– Said in the above paragraph that I’m through the Atlantic 10. I lied. I’m still working on it as we type. Just got to Richmond. Naturally, they have another 14.0+ K/9 draft prospect to highlight. RHP Layne Looney gives Darren Kelly a run for his money as best statistical performer on this list. He’s not big (5-10, 200), but he can run his fastball up to 94 MPH. And a 15.30 K/9 in 30.0 IP ain’t bad, either. He can’t quite match Kelly in the control department (3.90 BB/9), but his ERA (0.60) is pretty special. I’m really intrigued to see where he, Kelly, Sanburn, and Johnson wind up going on draft day…plus whoever else we add to that list as we go.
– Since he’s a senior and a long shot at best to get drafted this is probably my last chance to bring up one of my all-time favorite college players. Virginia Commonwealth 3B Daane Berezo doesn’t have a ton of power — perhaps not shocking considering his 5-6, 170 pound frame — but he gets on base, runs pretty well, and can defend. What makes him a personal favorite of mine, however, has nothing to do with what he does on the field. From his bio: “parents made a spelling error with his first name.” As somebody who had to sign a birth certificate in the last year, I get it. When your mind is that post-baby fog, anything goes. More amusingly, that same bio includes this bit: “Father, Lalo, was drafted by the Cincinatti Reds in 1984 MLB Amateur Draft.” On a bio noting that his parents misspelled his name, VCU misspelled “Cincinnati.” Too perfect.
– Found another to add to our 14.0+ K/9 club: rJR RHP Garrett Pearson of Virginia Commonwealth. Pearson, a 34th round pick out of high school, has barely pitched in four years at VCU — his 2018 innings total (9.1) ties a career high — but has an explosive fastball (when healthy) and a power breaking ball (82-85) to match. His very small sample 15.48 K/9 (in just 9.1 IP) gets him on the list. Another name: RHP Peyton Gray from Florida Gulf Coast. His peripheral vs run prevention stats aren’t quite as extreme as Jake Lee’s (from the first paragraph), but it’s still a little jarring to see a pitcher with a 14.13 K/9 and a 6.75 ERA. The former makes him draftable, but the latter, combined with a fastball that lives mostly 86-88 MPH, might be enough to keep him out of pro ball. This will shock no one, but I’d give him a shot. Now that I’m halfway through the Big 10, we can add RHPJoey Gerber to the list as well. Gerber is probably too good to be a potential draft steal as a conventionally pleasing 6-4, 215 pound mid-90s thrower (96 peak) with an above-average 81-85 slider and ample deception in his delivery, but that doesn’t mean he won’t be picked below where a guy with that kind of scouting profile and a 14.16 K/9 in 28.2 IP should be in a fair and just world.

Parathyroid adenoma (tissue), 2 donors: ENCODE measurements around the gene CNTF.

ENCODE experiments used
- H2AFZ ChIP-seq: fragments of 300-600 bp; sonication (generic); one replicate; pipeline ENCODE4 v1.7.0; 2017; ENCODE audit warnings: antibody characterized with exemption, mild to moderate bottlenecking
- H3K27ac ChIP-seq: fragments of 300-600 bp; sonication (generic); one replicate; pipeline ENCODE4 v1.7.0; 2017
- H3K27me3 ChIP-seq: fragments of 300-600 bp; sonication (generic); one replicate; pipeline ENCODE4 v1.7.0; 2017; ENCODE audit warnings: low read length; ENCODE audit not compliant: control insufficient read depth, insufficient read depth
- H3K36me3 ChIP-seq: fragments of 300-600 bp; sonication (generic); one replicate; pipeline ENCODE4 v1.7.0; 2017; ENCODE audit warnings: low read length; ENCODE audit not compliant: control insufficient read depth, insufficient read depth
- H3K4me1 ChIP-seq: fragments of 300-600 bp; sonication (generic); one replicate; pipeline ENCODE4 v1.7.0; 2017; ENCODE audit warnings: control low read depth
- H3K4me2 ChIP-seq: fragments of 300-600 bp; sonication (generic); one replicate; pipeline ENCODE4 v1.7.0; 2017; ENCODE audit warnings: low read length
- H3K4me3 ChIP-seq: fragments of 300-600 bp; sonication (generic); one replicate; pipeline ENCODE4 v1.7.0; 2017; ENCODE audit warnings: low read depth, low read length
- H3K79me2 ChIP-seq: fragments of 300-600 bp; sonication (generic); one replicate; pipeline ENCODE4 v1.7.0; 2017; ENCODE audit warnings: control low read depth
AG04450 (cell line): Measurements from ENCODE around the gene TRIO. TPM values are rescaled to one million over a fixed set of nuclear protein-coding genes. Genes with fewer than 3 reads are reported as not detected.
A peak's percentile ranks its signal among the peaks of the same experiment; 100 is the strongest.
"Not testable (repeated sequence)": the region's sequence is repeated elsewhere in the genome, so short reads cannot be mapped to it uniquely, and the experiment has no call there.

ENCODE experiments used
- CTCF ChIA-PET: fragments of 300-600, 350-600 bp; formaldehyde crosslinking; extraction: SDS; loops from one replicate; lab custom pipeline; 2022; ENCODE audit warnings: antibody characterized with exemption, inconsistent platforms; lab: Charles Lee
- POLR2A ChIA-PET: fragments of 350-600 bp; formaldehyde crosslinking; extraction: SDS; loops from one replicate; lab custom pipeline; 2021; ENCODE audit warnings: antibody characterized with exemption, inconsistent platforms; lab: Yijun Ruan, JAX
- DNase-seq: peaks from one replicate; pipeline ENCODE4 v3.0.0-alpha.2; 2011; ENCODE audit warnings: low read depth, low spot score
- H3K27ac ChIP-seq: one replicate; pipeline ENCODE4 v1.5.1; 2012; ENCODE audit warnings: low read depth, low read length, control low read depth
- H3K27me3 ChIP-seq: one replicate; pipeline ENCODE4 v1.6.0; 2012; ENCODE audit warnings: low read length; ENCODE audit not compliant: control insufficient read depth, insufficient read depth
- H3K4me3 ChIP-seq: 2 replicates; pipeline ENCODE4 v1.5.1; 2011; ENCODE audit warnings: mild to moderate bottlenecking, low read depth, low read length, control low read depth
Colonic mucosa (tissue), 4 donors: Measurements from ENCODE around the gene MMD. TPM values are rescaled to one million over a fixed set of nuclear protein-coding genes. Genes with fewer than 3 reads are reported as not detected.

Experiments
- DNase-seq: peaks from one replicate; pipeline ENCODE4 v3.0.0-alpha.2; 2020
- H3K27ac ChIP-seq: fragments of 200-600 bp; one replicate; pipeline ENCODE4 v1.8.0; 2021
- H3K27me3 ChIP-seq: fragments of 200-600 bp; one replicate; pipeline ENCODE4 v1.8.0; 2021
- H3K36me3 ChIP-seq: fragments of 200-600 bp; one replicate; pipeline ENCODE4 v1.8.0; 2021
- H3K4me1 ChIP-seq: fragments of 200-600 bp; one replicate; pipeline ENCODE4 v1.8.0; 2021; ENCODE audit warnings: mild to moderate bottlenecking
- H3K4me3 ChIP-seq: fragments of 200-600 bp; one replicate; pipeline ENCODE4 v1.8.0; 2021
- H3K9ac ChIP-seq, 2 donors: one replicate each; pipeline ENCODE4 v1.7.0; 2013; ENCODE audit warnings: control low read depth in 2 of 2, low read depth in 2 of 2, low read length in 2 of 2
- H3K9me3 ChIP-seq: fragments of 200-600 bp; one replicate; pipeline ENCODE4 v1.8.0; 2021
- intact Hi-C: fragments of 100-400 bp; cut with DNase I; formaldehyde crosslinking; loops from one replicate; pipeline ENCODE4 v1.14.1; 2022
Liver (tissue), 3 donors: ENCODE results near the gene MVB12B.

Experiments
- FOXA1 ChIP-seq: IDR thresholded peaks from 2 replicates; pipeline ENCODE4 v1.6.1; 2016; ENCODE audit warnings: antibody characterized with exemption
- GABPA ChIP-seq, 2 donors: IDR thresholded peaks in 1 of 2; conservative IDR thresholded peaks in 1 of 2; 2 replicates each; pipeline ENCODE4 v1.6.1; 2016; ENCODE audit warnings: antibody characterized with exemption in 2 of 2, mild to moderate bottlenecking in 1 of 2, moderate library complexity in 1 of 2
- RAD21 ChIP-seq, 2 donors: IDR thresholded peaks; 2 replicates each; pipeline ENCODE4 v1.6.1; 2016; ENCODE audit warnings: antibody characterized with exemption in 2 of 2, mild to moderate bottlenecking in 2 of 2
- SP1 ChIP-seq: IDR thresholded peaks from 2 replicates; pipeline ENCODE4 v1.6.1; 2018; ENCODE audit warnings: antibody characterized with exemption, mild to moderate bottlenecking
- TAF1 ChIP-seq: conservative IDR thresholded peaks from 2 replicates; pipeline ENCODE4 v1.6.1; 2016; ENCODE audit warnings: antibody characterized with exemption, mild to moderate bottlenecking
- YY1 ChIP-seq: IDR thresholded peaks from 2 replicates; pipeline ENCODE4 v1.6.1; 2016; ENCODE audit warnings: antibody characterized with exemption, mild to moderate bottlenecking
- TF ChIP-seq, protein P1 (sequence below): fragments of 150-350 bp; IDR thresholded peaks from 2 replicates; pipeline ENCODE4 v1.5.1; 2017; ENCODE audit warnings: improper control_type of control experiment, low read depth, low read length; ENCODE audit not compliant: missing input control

– Quick notes for Phillies fans who made it this far. As my hometown team, sometimes I hear things about them. Take it all for the rumor and hearsay that it is, but this is what I’ve got. They want Mize and are cautiously optimistic he might fall to them at this point. Callis’s latest mock says Mize/Bart go 1-2 in some order and he’s the best in the business, so maybe that dream is dead before it really has any chance to gain momentum. Liberatore is a legitimate dark horse for the pick despite not being linked to them much (at all?) publicly at this time. There is a ton of internal support for Madrigal to be the guy if Mize is gone, but that’s come down to a divide between those who think he can play shortstop and those who think he’s a second baseman (or potentially center fielder) only. If the side that thinks he can play shortstop wins out, Madrigal could be the pick. Larnarch (who some prefer to Madrigal), Stewart, and Winn also have fans on the inside. There’s also the possibility that they are casually checking in with teams with cost-controlled pitching about who they like at three in the event that somebody fun (Archer?) becomes available sooner rather than later. I’m not sure I buy that, but it’s a fun possibility to at least consider.
Finally, I’ve heard little about Bohm being the pick. Of course, that doesn’t mean I don’t think he’s the guy. If I had to bet, I’d say he is. There’s way too much public smoke about that for the Bohm fire not to blaze in Philadelphia next week. I almost get the impression that they are so locked in on him — and have been for some time — that they are more exploring contingencies at this point. If Mize is there, I think he’s the pick. If he’s not and Bohm is, then it’s Bohm. If both are gone, then I’d flip a coin between Madrigal or one of the HS pitchers (Liberatore if I had to choose). Liberatore over Bohm is a thing I was told to watch out for, but…I just can’t believe that right now. We’ll see in a week.